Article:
• Avoid alcohol as per legal requirement for driving
  • Be aware that drivers treated with insulin and/or sulphonyureas who have an accident attributable to hypoglycaemia may be charged for driving under the influence of drugs


Further information 


 Visual Standards


Visual standards relating to driving are those applied generally. The PWD should be able to read a number plate (7.9cm) at a distance of 20 metres and have a visual field of at least 120 in the horizontal axis and at least 20 in the vertical axis. This approximates to an equivalent Snellen Chart corrected acuity of 6/12. If in doubt, refer to the Ophthalmology Clinic requesting formal assessment.


Car or motorbike licence (Group 1)

  • PWD must tell DVLA if they have had treatment for diabetic retinopathy in both eyes or your functioning eye if you only have sight in one
  • Complete form DIAB1 and send it to DVLA.
  •  PWD do not need to tell DVLA if they have, or have had, diabetic retinopathy in one eye and you still meet the ‘visual standards for driving’


Bus, coach or lorry licence (Group 2)


PWD must tell DVLA if they have or have had diabetic retinopathy in one or both eyes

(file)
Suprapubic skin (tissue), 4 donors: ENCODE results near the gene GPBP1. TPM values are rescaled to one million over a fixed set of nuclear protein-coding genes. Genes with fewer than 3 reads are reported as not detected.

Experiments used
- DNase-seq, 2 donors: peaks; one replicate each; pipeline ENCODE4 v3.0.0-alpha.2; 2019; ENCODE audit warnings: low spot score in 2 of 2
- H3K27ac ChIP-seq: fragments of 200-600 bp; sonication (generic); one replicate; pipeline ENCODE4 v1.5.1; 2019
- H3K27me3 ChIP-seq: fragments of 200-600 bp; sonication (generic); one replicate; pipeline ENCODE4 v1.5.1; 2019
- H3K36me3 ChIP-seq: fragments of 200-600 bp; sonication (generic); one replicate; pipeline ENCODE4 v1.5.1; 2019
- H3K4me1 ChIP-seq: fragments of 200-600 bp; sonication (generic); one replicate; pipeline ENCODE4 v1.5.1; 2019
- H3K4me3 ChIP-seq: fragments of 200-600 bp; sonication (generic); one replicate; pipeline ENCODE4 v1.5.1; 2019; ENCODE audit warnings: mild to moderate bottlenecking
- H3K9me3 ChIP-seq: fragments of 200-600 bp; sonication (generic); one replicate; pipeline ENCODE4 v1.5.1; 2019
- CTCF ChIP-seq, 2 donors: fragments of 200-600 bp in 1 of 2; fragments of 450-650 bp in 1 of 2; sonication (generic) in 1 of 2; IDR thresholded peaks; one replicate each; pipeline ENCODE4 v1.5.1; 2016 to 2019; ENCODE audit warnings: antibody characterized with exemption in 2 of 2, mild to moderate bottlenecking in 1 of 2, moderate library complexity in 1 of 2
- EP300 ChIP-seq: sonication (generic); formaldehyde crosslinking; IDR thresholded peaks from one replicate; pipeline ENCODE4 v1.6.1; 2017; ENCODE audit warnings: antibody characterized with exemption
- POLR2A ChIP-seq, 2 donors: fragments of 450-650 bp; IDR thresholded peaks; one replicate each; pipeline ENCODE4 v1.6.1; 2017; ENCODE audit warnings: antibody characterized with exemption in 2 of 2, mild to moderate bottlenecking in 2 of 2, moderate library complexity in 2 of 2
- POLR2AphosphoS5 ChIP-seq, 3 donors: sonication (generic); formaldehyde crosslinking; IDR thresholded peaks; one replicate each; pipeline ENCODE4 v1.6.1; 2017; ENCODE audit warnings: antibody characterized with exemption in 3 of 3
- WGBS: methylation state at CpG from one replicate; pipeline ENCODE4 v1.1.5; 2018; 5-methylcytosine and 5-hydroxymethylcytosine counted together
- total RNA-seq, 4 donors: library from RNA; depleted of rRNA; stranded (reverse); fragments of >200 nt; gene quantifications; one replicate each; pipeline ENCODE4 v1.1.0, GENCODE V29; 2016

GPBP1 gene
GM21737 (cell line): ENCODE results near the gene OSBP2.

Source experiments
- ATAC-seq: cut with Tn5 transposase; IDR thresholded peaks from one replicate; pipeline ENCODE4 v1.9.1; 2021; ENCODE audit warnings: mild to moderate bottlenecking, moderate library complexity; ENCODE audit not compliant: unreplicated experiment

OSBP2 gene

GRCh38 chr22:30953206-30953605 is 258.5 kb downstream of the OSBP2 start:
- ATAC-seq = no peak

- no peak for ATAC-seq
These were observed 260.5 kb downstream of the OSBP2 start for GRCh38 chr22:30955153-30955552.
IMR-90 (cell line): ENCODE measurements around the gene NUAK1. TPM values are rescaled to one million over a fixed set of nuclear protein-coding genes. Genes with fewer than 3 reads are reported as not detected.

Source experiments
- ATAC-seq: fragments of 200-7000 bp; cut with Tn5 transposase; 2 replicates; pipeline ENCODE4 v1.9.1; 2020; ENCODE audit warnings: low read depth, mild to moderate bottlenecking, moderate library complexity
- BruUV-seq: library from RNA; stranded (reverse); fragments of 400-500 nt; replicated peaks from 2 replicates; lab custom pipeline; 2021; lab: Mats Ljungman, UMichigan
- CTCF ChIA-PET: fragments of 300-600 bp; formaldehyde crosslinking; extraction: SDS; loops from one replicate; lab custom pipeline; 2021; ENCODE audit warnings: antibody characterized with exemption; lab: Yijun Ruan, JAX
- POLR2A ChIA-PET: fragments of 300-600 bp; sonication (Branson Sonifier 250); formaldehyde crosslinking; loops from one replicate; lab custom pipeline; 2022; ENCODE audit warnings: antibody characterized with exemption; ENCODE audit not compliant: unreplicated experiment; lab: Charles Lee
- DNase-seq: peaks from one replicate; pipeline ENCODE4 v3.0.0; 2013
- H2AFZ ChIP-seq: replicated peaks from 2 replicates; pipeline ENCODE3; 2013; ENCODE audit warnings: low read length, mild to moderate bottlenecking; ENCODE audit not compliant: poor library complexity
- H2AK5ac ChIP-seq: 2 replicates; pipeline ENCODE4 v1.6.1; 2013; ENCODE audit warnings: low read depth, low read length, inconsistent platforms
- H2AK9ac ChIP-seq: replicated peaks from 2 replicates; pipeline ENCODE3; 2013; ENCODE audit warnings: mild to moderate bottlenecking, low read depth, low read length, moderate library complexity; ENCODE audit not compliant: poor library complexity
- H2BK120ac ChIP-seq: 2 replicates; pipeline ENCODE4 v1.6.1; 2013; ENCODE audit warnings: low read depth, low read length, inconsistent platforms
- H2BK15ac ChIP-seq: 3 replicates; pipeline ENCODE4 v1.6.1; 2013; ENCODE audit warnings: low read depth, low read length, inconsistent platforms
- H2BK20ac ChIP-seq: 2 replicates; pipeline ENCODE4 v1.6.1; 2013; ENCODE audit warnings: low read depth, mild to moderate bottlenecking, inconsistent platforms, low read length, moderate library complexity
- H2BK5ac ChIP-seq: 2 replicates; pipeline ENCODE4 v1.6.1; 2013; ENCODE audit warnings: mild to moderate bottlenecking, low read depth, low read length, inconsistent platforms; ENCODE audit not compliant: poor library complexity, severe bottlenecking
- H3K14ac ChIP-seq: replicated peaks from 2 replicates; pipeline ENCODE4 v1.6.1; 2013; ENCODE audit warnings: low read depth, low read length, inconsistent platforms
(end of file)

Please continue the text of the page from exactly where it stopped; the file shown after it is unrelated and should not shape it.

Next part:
• The form you must fill in depends on whether diabetes is treated by:



Driving after Instillation of Tropicamide Drops


PWD should be advised not to drive for a minimum of 4 hours after instillation of tropicamide drops due to a reduction in visual acuity following pupillary dilatation. This advice applies regardless of weather conditions and sunglasses will not improve the situation.


Driving and medical conditions information


Car Insurance


PWD must inform their car insurance company at the time of diagnosis and at the start of a new policy. This is required whether treated with diet only, tablets, non- insulin injectables or insulin.




Taxi Licence


Local councils issue licences for taxis and minicabs. Their policies may vary throughout the UK and it is best to check with individual councils for further information.



Contacting DVLA

DVLA customer telephone contact service number: 0870 174 7001


Drivers Medical Group, DVLA, Swansea, SA99 1TU


Tel: 0300 790 6806 between 8am and 7pm Monday to Friday, and between 8am and 2pm on Saturdays. Hearing or speech difficulties, contact by textphone on 0300 123 1278 (this number will not respond to an ordinary phone).


Resources for PWD


Diabetes UK Scotland Careline, Tel no: 0141 212 8710

The Diabetes UK Helpline : or call 0345 123 2399